39.The Committee welcomes the adoption by the Federal Council of the report of 11 December 2020 in response to parliamentary postulate 17.4181, submitted by Rebecca Ruiz and entitled “Shedding light on illegal adoptions in Switzerland of children from Sri Lanka in the 1980s”. It notes in particular the acknowledgement by the Federal Council of the State party’s failings and the expression of regret offered to the adopted persons and their families. The Committee also notes that the State party plans to support adopted persons in tracing their origins and to undertake a broader analysis of the situation with regard to intercountry adoption in Switzerland, with a view to proposing solutions, including through legislative reforms. The Committee also notes that the delegation of the State party recognized that, in some cases, illegal adoptions could be the result of enforced disappearance or the wrongful removal of children who were subjected to enforced disappearance, children whose father, mother or legal guardian was subjected to enforced disappearance or children born during the captivity of a mother subjected to enforced disappearance. The Committee notes with concern the difficulties encountered by the persons concerned in obtaining the information and assistance that they need. It is also concerned that the State party does not appear to be considering taking steps to prosecute the perpetrators of the offences that were committed and to recognize and fulfil the victims’ right to reparation (arts. 9, 12, 14, 15, 24 and 25).
40. The Committee urges the State party to:
(a) Conduct thorough and impartial investigations to determine whether children adopted in Sri Lanka during the 1980s and 1990s may have been victims of enforced disappearance or wrongful removal, and whether other offences, such as falsification, concealment or destruction of identity documents, were committed in these cases, with a view to identifying and punishing the perpetrators of such offences;
(b) In consultation with the persons concerned, identify the victims of enforced disappearance or wrongful removal of children and provide them with the support that they need to establish their identity and parentage, and clarify in full the circumstances in which they were adopted;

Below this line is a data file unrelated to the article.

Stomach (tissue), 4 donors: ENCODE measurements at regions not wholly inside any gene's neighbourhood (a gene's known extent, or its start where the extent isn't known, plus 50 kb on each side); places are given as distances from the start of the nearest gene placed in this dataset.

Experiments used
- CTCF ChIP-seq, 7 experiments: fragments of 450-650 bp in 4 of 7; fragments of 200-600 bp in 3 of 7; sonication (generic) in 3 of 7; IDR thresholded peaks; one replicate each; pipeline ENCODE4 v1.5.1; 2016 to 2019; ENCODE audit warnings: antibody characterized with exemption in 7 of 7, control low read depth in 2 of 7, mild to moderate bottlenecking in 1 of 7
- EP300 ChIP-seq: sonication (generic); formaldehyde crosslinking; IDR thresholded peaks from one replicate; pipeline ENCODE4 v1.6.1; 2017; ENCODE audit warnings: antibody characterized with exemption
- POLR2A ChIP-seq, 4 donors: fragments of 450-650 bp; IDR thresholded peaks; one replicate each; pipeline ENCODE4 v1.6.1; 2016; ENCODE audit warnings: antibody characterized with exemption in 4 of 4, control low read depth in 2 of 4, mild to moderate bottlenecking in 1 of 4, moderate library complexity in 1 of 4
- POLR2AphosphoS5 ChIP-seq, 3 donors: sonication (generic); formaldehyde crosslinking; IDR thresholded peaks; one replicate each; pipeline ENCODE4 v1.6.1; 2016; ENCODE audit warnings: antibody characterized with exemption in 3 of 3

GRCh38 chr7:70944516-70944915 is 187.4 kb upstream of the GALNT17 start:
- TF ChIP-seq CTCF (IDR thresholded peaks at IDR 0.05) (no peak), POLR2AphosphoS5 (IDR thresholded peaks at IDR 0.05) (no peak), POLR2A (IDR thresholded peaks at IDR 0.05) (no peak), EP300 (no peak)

(c) Guarantee the right to reparation to any person who has suffered direct harm as a result of an offence of enforced disappearance, irrespective of the date on which the act was committed, including when the harm originated in another State, even if no criminal proceedings have been instituted against the alleged perpetrators or if they have not been identified;
(d) As necessary for the purpose of giving effect to these recommendations, request the cooperation of Sri Lanka under articles 14, 15 and 25 of the Convention.
D.Dissemination and follow-up
41. The Committee wishes to draw attention to the obligations undertaken by States when ratifying the Convention and, in this connection, urges the State party to ensure that all the measures it adopts are in full compliance with the Convention and other relevant international instruments.
42. The Committee also wishes to emphasize the particularly cruel effect of enforced disappearance on women and children. Women who are subjected to enforced disappearance are particularly vulnerable to sexual and other forms of gender-based violence. Women who are relatives of a disappeared person are particularly likely to suffer serious social and economic disadvantages and to be subjected to violence, persecution and reprisal as a result of their efforts to locate their loved ones. Children who are victims of enforced disappearance, either because they themselves were subjected to disappearance or because they suffer the consequences of the disappearance of their relatives, are especially vulnerable to numerous human rights violations. The Committee therefore emphasizes the need for the State party to ensure that gender perspectives and child-sensitive approaches are consistently used in implementing the present recommendations and all the rights and obligations set out in the Convention.
43. The State party is encouraged to disseminate widely the Convention, its report submitted under article 29 (1) of the Convention, the written replies to the list of issues drawn up by the Committee and the present concluding observations, in order to raise awareness among the State authorities, all of civil society and the public. The Committee also encourages the State party to promote the participation of civil society in the actions taken in line with the present concluding observations.
44. In accordance with the Committee ’ s rules of procedure, the State party should provide, by 7 May 2022 at the latest, information on the implementation of the recommendations contained in paragraphs 14 (definition of enforced disappearance), 30 (access to information) and 40 (children adopted in Sri Lanka) of the present concluding observations.
Under article 29 (4) of the Convention, the Committee may then request the State party to provide additional information on the implementation of the Convention, including information on the measures adopted to give effect to all the recommendations contained in the present concluding observations.